50 Days to Save the World!

It sounds like Gordon Brown now inhabits a comic-strip world. His retreat from reality began when he metamorphosed from Stalin to Mr Bean. He’s now a comic-strip character, Flash, aah-aah saving the universe (OK, world) on a regular basis.

Some guy on Radio 4 this morning was arguing that the Copenhagen climate talks are irrelevant because nations will not agree to something that is not in their narrow national interests. He’s probably right.

But there is a much more fundamental problem with the way the discussion is going.

In yesterday’s Observer, Nicholas Stern wrote how “The world’s future is being decided this weekend” (wot, no 50 days? – clearly we need an entire team of superheros!). But the way Supernick – he can bash out a 500 page report faster than a civil servant on speed! – frames the problem makes it insoluble. In Stern’s words:

“Rich countries must give their backing to these plans by providing developing countries with $100bn a year by the early 2020s, for measures to reduce emissions (much of which could be delivered by the operation of carbon markets), and a further $100bn to help them adapt to the effects of climate change that cannot now be avoided. Developing countries are likely to doubt the credibility of such commitments unless the rich countries also set an intermediate target of $50bn per year by 2015.”

Let’s analyse the first couple of words. What does “rich” mean? Well, usually it refers to those who have a lot of money. Who are we talking about, then, when we refer to “rich countries”? China? Apparently China has a couple of $trillions stashed away. No, we’re not referring to China. China, it seems is one of the “developing countries” pressing for a “credible agreement”.

What Stern seems to be arguing is that the price of a global agreement to limit carbon emissions is a tax on the current citizens of countries with “historic responsibility” for carbon emissions. The idea is that this tax is distributed to “developing countries”.

Let’s not get into a discussion of the morality of the tax, though in my opinion the blame game is an obstacle in the way of solving the problem. Here I’m just concerned about the practicalities.

It seems to me that Stern and the Superheroes need to take a look around the world.

A number of developing countries – China being the prime example – are currently holding their currencies artificially low, with the result that they have a massive trade surplus and huge foreign exchange reserves. Do they really need another $100bn a year?

Further, several of the developed countries who are supposedly to find this money are in fiscal difficulties. That is, in several cases, the state – who would have to be the agent transferring this money – is at the limit of what it can actually raise in taxes from its own citizens, or even “non-doms”.

Stern, it seems, wants to transfer money from those who have a lot of it to those who don’t have enough.

But perhaps there is a way to raise an extra $100bn a year. Developed countries’ currencies could be devalued compared to those of developing countries, such as China, so that they import less and export more, making it easier to find some surplus cash. This would lead to more economic activity in developed countries at the expense of developing countries. Is that what Stern wants?

Or we could simply transfer the $100bn – by printing money (aka QE), for example. Besides simply providing cash for imports, such a transfer would tend to devalue the $ (or other developed countries’ currencies used), tending to encourage greater imports into developing countries and making it more difficult for them to export. Is that what Stern wants?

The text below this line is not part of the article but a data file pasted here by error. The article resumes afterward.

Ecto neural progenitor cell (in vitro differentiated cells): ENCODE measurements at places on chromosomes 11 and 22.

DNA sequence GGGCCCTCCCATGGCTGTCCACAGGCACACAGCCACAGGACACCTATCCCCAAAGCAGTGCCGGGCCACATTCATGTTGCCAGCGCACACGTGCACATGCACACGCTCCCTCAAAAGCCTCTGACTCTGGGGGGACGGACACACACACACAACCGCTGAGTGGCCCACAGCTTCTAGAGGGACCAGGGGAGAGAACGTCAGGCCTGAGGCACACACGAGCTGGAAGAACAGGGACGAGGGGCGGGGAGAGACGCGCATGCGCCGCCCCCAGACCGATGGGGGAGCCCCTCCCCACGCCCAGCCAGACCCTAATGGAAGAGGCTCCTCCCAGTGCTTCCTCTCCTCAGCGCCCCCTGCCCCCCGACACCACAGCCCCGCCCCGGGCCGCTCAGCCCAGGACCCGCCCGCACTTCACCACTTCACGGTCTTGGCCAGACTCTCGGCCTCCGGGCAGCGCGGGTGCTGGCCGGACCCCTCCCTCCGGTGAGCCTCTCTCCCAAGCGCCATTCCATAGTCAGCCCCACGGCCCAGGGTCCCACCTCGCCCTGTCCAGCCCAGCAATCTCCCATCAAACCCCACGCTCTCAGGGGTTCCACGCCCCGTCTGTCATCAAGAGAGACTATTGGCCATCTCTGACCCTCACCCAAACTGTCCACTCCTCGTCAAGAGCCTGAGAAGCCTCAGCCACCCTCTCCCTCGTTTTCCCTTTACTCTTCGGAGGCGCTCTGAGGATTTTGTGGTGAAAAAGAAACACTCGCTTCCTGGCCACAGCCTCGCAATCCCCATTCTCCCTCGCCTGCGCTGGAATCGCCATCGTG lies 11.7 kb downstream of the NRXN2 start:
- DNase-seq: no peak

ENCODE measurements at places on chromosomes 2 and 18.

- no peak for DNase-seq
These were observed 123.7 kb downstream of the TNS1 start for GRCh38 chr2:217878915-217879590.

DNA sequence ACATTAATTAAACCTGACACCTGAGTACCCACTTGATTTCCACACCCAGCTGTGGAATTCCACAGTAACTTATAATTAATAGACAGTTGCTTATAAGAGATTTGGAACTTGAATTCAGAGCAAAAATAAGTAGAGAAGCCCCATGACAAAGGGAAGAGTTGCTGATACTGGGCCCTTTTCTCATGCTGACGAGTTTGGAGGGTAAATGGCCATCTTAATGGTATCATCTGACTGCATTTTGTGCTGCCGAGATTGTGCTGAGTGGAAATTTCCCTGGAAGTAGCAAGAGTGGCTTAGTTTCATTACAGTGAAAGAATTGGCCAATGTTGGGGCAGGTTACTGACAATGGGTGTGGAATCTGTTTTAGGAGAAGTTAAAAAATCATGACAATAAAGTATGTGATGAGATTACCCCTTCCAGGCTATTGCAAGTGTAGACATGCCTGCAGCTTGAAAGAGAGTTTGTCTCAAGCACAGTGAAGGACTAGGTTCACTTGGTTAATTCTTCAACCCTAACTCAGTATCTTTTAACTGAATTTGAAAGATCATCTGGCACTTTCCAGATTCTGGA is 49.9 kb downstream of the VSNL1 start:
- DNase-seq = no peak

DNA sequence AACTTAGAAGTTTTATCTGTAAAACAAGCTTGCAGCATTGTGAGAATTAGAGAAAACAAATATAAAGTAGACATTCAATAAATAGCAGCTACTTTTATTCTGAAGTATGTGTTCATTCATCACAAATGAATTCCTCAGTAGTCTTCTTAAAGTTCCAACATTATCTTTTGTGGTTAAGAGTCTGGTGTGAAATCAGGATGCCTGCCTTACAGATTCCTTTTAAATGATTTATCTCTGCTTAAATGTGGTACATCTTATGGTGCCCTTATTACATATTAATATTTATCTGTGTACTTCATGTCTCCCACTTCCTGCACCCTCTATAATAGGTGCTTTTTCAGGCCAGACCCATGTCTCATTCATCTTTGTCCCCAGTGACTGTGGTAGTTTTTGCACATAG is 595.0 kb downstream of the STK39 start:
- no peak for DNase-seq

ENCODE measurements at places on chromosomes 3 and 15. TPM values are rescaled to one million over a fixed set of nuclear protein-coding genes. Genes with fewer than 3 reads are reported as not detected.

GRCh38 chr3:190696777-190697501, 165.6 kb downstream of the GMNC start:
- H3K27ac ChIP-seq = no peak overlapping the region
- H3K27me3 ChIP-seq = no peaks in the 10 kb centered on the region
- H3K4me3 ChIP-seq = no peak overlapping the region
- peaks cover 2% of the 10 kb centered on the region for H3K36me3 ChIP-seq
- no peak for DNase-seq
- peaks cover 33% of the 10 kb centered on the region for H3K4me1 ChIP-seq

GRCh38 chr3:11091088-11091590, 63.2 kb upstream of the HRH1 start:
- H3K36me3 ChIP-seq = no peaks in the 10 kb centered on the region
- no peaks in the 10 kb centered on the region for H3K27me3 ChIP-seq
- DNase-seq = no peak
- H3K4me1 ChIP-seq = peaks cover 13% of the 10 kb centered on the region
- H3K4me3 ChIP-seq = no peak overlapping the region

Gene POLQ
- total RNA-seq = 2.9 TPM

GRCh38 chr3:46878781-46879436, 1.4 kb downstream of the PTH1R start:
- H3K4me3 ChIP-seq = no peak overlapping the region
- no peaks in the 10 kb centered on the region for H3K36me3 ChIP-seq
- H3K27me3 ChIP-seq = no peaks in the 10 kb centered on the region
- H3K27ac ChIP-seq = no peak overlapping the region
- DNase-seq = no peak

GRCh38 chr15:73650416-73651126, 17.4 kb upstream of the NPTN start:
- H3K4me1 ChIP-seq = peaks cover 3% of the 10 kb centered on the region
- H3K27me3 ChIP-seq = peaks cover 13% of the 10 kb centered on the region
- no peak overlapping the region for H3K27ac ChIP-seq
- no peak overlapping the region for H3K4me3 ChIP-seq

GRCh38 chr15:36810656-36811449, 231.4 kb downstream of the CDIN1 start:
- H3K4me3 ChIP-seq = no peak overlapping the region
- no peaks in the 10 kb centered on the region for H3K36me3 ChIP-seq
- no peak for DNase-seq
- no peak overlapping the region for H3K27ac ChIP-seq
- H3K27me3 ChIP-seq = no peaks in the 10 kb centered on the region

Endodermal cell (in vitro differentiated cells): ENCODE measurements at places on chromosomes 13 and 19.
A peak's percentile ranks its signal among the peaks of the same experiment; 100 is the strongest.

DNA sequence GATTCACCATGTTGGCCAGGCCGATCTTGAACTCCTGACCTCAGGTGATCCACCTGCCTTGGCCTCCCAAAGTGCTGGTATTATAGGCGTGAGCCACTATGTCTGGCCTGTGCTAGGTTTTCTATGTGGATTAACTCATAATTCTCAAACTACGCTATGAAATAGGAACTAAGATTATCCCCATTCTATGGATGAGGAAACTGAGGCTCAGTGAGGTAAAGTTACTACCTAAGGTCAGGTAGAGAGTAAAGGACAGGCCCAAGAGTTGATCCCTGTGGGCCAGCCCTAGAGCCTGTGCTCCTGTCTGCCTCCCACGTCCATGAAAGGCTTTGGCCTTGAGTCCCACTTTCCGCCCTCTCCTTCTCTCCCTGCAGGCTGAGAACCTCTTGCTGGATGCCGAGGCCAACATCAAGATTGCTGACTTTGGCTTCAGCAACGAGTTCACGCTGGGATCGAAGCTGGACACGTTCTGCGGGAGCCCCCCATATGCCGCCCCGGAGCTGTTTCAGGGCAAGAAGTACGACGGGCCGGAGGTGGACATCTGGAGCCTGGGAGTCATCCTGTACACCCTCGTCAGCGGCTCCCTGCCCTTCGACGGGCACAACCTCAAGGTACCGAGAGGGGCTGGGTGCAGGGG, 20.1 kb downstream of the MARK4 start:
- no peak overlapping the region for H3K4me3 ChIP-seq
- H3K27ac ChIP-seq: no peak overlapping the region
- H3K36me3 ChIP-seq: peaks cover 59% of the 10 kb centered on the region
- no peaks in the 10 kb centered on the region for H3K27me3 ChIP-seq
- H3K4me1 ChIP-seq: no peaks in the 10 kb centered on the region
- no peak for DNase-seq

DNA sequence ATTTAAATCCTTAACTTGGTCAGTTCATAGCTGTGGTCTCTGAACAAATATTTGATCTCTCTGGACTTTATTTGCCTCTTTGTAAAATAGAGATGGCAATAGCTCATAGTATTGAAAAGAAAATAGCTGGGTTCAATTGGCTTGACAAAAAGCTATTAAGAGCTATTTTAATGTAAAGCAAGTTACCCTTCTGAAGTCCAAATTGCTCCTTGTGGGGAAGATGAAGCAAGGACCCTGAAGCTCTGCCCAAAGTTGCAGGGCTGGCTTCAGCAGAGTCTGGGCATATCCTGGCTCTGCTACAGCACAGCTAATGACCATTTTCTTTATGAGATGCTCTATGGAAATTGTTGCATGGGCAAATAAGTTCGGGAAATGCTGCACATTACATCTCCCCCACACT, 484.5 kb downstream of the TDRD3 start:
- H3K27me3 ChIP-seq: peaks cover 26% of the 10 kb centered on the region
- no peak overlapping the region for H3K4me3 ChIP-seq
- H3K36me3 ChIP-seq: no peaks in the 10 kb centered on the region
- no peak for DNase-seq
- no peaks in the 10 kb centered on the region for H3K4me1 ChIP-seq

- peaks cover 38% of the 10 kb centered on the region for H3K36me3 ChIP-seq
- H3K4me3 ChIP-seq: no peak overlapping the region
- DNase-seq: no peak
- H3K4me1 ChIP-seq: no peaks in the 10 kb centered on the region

What Stern presumably does want is to achieve less carbon-intensive economic growth in developing countries – wind turbines rather than coal-mines – not merely less economic growth in developing countries. Transferring $100bn a year will not make this happen. The only policies that will make low carbon growth happen are ones that create greater incentives to employ low-emission technologies than those causing high levels of emissions.

We have to be careful not to confuse cash with actual activity. On the micro scale, I can, if I have the cash, go out and buy some product or service. But when we start to consider the global scale you can’t simply translate cash into material. The amount of both cash and material available determines the rate of exchange between the two.

Providing developing countries with $100bn a year – or whatever number – does nothing for the supply side of developing countries economies. And it is the supply-side that we are trying to change. Cash injections merely create demand for goods and services denominated in dollars (or whatever developed country currency is used). Ultimately this will lead to more economic activity in developed countries and less in developing countries.

Development is a very tricky business. You can’t measure “development” by how much money a country has in the bank. It follows that you can’t promote development simply by transferring some wealth in the form of money.

If we define a country’s level of development as some sort of quantification of its ability to produce goods and services, then we might realise that the problem can’t be simply solved. Developing countries are fearful of limits on their carbon emissions because such limits might limit the rate at which they can acquire the ability to produce goods and services. Cash is simply not a substitute for such ability.

The “Copenhagen” discourse seems to entwine the problems of climate change and development ever more tightly. But in fact the two problems must be disentangled – we’d be a lot better off if we dealt with the two issues as separate problems.

It might seem that all we have to do is pay developing countries not to emit carbon, but the world is not quite that simple.